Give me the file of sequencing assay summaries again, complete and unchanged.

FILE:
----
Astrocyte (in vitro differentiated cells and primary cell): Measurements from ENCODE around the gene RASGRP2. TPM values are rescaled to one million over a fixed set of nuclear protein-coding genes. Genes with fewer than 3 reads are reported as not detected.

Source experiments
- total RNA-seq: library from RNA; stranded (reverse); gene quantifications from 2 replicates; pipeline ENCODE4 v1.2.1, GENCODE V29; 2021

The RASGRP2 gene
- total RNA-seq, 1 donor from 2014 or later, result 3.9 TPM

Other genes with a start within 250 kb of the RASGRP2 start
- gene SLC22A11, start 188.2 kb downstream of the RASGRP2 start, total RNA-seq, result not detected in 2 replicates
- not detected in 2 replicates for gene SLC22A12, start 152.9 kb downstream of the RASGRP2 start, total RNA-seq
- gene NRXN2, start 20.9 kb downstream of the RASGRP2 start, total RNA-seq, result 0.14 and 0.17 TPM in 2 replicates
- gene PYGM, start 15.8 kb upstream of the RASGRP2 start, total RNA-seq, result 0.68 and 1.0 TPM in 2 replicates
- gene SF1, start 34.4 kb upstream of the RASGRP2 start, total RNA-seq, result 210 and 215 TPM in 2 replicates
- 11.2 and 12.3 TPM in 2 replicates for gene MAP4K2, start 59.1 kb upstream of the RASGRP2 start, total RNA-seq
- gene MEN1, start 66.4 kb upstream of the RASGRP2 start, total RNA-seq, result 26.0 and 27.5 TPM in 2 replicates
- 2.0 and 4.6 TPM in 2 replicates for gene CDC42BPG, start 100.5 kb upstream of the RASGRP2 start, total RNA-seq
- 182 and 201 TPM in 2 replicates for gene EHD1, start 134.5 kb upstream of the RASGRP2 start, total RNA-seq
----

Astrocyte (in vitro differentiated cells and primary cell): Measurements from ENCODE around the gene RASGRP2. TPM values are rescaled to one million over a fixed set of nuclear protein-coding genes. Genes with fewer than 3 reads are reported as not detected.

Source experiments
- total RNA-seq: library from RNA; stranded (reverse); gene quantifications from 2 replicates; pipeline ENCODE4 v1.2.1, GENCODE V29; 2021

The RASGRP2 gene
- total RNA-seq, 1 donor from 2014 or later, result 3.9 TPM

Other genes with a start within 250 kb of the RASGRP2 start
- gene SLC22A11, start 188.2 kb downstream of the RASGRP2 start, total RNA-seq, result not detected in 2 replicates
- not detected in 2 replicates for gene SLC22A12, start 152.9 kb downstream of the RASGRP2 start, total RNA-seq
- gene NRXN2, start 20.9 kb downstream of the RASGRP2 start, total RNA-seq, result 0.14 and 0.17 TPM in 2 replicates
- gene PYGM, start 15.8 kb upstream of the RASGRP2 start, total RNA-seq, result 0.68 and 1.0 TPM in 2 replicates
- gene SF1, start 34.4 kb upstream of the RASGRP2 start, total RNA-seq, result 210 and 215 TPM in 2 replicates
- 11.2 and 12.3 TPM in 2 replicates for gene MAP4K2, start 59.1 kb upstream of the RASGRP2 start, total RNA-seq
- gene MEN1, start 66.4 kb upstream of the RASGRP2 start, total RNA-seq, result 26.0 and 27.5 TPM in 2 replicates
- 2.0 and 4.6 TPM in 2 replicates for gene CDC42BPG, start 100.5 kb upstream of the RASGRP2 start, total RNA-seq
- 182 and 201 TPM in 2 replicates for gene EHD1, start 134.5 kb upstream of the RASGRP2 start, total RNA-seq